Continued unsafe burials are largely fueling Ebola flare-ups in Guinea and Sierra Leone, where 35 cases were reported last week, just days after the countries had seen their lowest weekly case tallies of the year, according to outbreak updates today.
The geographic range of cases also expanded amid the rise in cases, which the World Health Organization (WHO) today said was substantial. The number of new cases reflects the region's highest weekly total in the past month.
Top outbreak response officials have warned that the end of the outbreak could be long and bumpy, and the WHO hinted last week that response indicators in Guinea were shaky and that cases might increase and expand in the weeks ahead. Guinea has had several flare-ups and declines over the course of the outbreak.
Overall, the WHO said the outbreak total in the affected region has reached 26,933 confirmed, probable, and suspected cases, including 11,120 deaths.
Ramped-up response in Guinea
The developments triggered an urgent mission to Guinea yesterday by response partners, amid fears that the spike in cases could spread to neighboring countries, especially Guinea-Bissau, which borders Guinea's Boke district in the northwestern part of the country, one of the newly emerging hot spots, according to a statement today from the United Nations Mission for Ebola Emergency Response (UNMEER).
Fatoumata Lejeune, UNMEER spokeswoman, said in the statement that after making progress toward getting to zero, the new uptick in cases is disappointing. "But we're all keeping the faith, and taking the steps we need to make sure we deal with this as quickly as possible, and to help Guinea get on the path to recovery.
UNMEER said local flare-ups, much of them linked to unsafe burials, are occurring across the region as the epidemic winds down and that each one prompts a robust response.
The WHO said the tightly clustered cases in Boke are located in the Kamsar subdistrict, and investigators suspect that they are linked to a transmission chain in Conakry.
The nearby port city of Kamsar is home to a significant bauxite mining industry, and the spread of Ebola in the area could damage the region's economy, UNMEER said, adding that a coordination office will be opened in the area to support a similar Boke regional office.
Response partners and local teams will reinforce measures such as contact surveillance, early case detection, and social mobilization to tamp down the spurt of cases, according to UNMEER. Another challenge responders face is that the rainy season is now under way in Guinea, which could hamper operations.
Guinea reported 27 new lab-confirmed cases last week, up sharply from 7 the previous week. Aside from Boke (5), cases were also reported in Dubreka (11) and Forecariah (11) districts. Meanwhile, Sierra Leone reported 8 lab-confirmed cases last week, up from 2 the week before.
Overall, the number of districts in the two countries reporting cases last week doubled, from three to six.
The WHO said all 11 of the cases in Guinea's Dubreka district are from the Tanene subdistrict, and though responders don't know how the cluster originated, they have linked most of the cases to four probable case-patients who attended a funeral of someone who died of a suspected Ebola infection in the middle of April. The WHO added that responders are still having difficulties engaging local communities, which has made investigation and contact tracing a challenge.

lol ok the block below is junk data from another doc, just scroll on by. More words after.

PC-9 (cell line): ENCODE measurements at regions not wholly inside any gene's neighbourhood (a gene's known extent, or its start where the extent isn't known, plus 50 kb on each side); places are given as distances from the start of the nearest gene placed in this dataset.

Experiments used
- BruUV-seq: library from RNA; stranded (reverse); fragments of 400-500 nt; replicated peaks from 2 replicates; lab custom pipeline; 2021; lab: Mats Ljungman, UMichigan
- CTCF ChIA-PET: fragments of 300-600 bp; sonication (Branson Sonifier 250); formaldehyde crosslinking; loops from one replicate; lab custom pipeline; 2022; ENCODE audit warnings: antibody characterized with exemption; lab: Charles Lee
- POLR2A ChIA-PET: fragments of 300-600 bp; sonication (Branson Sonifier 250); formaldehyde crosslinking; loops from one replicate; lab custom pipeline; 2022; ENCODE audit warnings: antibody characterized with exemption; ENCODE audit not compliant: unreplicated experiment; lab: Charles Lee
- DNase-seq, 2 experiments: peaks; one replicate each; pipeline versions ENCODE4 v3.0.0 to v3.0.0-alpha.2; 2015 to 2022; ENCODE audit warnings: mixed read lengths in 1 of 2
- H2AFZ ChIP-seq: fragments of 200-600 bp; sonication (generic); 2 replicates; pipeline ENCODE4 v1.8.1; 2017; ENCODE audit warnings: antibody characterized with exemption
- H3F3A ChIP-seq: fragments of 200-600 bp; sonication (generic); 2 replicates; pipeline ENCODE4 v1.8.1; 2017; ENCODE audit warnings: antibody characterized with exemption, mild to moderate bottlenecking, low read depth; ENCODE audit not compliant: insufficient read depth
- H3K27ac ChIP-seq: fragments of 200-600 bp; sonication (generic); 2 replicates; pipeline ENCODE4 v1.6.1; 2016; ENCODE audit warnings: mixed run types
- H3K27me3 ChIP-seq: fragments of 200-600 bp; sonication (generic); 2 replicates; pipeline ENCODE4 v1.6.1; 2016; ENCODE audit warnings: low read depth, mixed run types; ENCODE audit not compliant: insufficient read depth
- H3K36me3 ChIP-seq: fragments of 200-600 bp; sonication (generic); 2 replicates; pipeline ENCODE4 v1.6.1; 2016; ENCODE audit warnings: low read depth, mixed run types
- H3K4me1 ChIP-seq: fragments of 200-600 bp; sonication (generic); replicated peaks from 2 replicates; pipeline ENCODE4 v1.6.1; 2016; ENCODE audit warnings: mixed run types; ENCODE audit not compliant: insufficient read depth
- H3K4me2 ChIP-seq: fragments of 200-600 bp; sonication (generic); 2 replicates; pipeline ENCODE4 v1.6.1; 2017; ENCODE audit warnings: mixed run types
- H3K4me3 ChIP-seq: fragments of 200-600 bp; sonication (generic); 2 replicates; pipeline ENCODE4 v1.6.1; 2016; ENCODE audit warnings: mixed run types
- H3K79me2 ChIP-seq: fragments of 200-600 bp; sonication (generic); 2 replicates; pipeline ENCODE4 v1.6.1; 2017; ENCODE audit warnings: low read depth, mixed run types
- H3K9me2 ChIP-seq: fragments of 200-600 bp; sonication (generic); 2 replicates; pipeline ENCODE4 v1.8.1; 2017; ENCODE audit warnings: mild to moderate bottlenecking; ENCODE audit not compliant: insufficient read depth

Cases in Guinea's Forecariah district are located across 6 of its 10 subdistricts. On May 16 responders launched a 4-day case-finding campaign in the district that targeted 7,000 households.
Exposure sources aren't known for 9 of Guinea's cases, which the WHO said is a sign that transmission chains are still evading detection in several areas.
Sierra Leone's 8 cases are in Freetown (4), Kambia (1), and Port Loko (3). The Freetown cases are all in neighborhoods north of the city near the Moa Wharf area, which was the only part of the country to report cases the previous week. Half of the country's cases last week were detected in known contacts of an earlier case, and upon further investigation, three of the latest cases had links to previous cases, and one was detected in a patient who died in the community setting.
Health worker infections at Freetown clinic
A new infection was reported in a health worker, the first in 5 weeks. The patient is from Sierra Leone and worked at the same facility in Freetown where an Italian health worker was sickened by the virus. The WHO said officials are investigating how the two health workers were exposed to the virus. The latest health worker infection raises the total to 869 cases, including 507 deaths.
The agency added that Italian health officials are monitoring 13 contacts of the Italian health worker, and none were considered to have had high-risk exposure.
Italy's health ministry said yesterday that the condition of the Italian health worker, hospitalized at a high-containment unit in Rome on May 11, is improving and that he has resumed eating, is fever-free, and is almost free of gastrointestinal symptoms, according to a machine translation of an update on the case. The man still has mild respiratory symptoms and is still on antiviral treatment, oral rehydration, and intravenous therapy.
The man's illness was the first Ebola case detected on Italian soil.
May 20 WHO situation update
May 20 UNMEER statement